Study: Did Disney+'s bullish marketing takeover pay off?

Last week, The Walt Disney Company launched its much-anticipated streaming service, Disney+, in Singapore. The launch was aligned with a massive marketing blitz that Disney said was "unmatched in magnitude, scale and reach from what Disney has ever endeavoured in Singapore". The marketing campaign saw Disney utilising platforms ranging from TV to radio, OOH, online, and even thematic countdown-to-launch spots to maximise its exposure.

Disney+'s marketing campaign indeed had a great impact of its audience. In a recent study by management consultancy Pioneer Consulting Asia Pacific, which surveyed 194 Singapore residents, it was found that 78% were aware of Disney+'s launch, and of which, 70% intended to sign up for the streaming service even before it was launched.

The study also noted that more male respondents are aware (86%) as compared to female respondents (71%).

disney study

Disney+'s marketing campaign also made a greater impact on youths as the study found that for respondents under the age of 25, 92% of them were aware of the Disney+ launch. In comparison, only 59% of respondents aged 25 and above were aware of Disney+. However, that isn't to say that most of those who expressed interest in the platform are younger audiences.

While awareness is higher among youths, the intent to sign up for Disney+ is higher among the older adults. The study found that 72% of respondents aged 25 and above had the intention to sign up for the service, while only 63% under the age of 25 expressed such interest. 

disney study

Content exclusivity the key

The main reason found for Singaporeans to sign up for Disney+ was its exclusive content. More than half of the respondents said they Disney+'s content is the main reason of them signing up for the service. This is in line with the majority of the respondents, no matter if they are working adults or younger viewers. However, for younger viewers, an added push to sign up for Disney+ is its variety and appealing content.  

Singapore is said to be the first market globally where Disney+ launched with all six content brands: Disney, Pixar, Marvel, Star Wars, National Geographic, and Star. It also boasts an offering of over 650 films and 15,000 episodes of content across the different brands.

Disney+'s content variety also attracted 18% of the respondents. Some other reasons include its availability of blockbuster content, appealing and family-friendly content, and good value for money. Subscription for Disney+ is currently priced at SG$11.98 per month, which is the same price as its competitor Netflix. However, Disney+ allows up to seven profiles to be created under one account, while a four-profile family account for Netflix costs SG$19.98. Meanwhile, Amazon's streaming service, Prime Video, is priced at SG$2.99 per month.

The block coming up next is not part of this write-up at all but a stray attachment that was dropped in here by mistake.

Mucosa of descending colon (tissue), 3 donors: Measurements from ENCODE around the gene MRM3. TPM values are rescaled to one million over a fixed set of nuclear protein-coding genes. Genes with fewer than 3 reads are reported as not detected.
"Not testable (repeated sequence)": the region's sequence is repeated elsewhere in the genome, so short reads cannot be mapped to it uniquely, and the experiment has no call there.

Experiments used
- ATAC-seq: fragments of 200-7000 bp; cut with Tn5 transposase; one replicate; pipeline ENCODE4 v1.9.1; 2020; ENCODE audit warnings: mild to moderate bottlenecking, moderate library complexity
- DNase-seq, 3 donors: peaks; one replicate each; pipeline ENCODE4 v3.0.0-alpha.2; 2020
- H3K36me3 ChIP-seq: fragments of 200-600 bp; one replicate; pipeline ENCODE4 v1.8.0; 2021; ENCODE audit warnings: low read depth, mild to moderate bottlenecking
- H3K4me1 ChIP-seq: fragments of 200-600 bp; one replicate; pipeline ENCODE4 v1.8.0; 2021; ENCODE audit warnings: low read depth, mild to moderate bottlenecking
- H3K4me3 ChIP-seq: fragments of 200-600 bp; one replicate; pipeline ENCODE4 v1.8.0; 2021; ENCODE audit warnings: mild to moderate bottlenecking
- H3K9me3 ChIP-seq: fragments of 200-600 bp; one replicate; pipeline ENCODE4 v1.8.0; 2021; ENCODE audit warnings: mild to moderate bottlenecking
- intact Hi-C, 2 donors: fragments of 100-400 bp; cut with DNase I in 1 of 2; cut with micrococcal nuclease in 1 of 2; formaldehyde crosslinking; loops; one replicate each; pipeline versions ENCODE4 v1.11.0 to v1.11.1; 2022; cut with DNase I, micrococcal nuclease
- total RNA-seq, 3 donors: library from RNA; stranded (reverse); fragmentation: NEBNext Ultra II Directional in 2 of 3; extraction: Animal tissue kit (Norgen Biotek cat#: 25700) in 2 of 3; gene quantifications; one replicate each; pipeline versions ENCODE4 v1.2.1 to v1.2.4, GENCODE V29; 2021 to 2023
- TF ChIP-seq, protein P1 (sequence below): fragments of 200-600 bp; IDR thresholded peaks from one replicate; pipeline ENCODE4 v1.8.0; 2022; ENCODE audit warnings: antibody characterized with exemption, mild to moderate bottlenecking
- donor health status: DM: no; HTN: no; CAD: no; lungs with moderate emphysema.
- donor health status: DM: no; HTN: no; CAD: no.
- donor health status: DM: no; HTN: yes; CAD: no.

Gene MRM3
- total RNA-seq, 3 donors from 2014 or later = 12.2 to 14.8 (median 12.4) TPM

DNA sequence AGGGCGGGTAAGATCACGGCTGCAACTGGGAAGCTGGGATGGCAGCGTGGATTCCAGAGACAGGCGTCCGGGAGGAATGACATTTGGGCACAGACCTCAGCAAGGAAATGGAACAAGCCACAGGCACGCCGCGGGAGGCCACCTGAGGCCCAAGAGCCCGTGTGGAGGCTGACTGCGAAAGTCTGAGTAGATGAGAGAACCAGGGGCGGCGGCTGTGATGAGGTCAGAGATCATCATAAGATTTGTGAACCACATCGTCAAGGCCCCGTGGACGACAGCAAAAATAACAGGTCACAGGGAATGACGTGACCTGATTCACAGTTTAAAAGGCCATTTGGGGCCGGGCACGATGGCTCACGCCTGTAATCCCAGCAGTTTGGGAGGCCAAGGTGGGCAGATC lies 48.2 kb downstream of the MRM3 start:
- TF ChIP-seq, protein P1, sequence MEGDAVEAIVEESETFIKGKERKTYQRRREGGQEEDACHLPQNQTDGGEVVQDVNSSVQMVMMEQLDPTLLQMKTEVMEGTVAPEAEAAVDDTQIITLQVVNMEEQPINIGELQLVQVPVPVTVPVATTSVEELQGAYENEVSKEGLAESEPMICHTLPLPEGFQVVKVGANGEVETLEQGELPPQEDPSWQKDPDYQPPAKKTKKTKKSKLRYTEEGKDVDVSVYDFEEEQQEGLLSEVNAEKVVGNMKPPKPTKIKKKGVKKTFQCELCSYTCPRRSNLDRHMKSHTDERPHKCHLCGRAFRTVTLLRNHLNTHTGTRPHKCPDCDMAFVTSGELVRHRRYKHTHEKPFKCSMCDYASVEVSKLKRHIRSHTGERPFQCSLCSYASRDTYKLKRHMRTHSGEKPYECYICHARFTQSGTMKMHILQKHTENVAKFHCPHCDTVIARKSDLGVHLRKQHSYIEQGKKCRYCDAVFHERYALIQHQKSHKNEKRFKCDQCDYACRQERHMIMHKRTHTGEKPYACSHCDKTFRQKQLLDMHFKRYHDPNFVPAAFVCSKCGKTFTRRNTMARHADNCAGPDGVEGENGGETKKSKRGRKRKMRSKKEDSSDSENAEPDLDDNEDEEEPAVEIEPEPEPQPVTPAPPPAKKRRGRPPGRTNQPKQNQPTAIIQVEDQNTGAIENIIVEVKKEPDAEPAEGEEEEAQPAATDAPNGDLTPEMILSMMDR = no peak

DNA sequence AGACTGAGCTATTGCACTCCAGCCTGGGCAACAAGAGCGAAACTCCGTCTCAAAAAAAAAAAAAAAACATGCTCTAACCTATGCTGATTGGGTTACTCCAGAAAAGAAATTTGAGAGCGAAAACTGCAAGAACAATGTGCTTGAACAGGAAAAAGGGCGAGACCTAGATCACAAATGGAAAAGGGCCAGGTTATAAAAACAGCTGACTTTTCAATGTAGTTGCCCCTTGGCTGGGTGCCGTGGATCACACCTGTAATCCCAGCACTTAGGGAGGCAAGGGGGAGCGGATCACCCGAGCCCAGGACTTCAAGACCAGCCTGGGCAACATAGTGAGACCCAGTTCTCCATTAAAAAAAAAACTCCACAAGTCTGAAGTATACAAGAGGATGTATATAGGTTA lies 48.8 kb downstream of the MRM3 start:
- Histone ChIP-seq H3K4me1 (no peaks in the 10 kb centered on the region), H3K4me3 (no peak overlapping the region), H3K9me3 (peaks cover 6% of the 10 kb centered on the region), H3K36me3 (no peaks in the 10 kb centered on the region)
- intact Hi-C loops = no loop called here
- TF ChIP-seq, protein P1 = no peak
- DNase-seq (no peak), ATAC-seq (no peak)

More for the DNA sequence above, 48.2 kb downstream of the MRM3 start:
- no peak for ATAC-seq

disney study

Be it its exclusive content or its value-for-money, Disney+ is certainly proving to be a strong competitor in the OTT scene in Singapore. According to Pioneer Consulting Asia Pacific's study, out of the 73% of respondents who are currently subscribed to Netflix, 63% said they were planning to sign up for Disney+. While it is not stated if these respondents are jumping ship or looking to maintain two accounts, we can see that Disney+'s entry into the Singapore market had a clear positive impact on many Singaporeans. 

disney study

With the Disney+ launch in Singapore, Disney looks to "strategically positioning" itself to more effectively support its growth strategy and increase shareholder value, given Disney+'s success. Besides Singapore, Disney also expanded into Indonesia by bringing its Disney+ Hotstar to Indonesia.

The service is said to contain content from the company’s iconic brands and Indonesian entertainment. Through a collaboration with Telkomsel, Indonesia’s largest digital telecommunication company, the two look to offer “attractive and affordable” subscription packages to customers in Indonesia.

In October 2020, Disney reorganised its media and entertainment businesses, following "tremendous success" achieved in the company’s direct-to-consumer business, and looks to further accelerate its direct-to-consumer strategy. Under the new structure, Disney now focuses on developing and producing original content for the company’s streaming services and legacy platforms, while distribution and commercialisation activities will be centralised into a single, global media and entertainment distribution group. 

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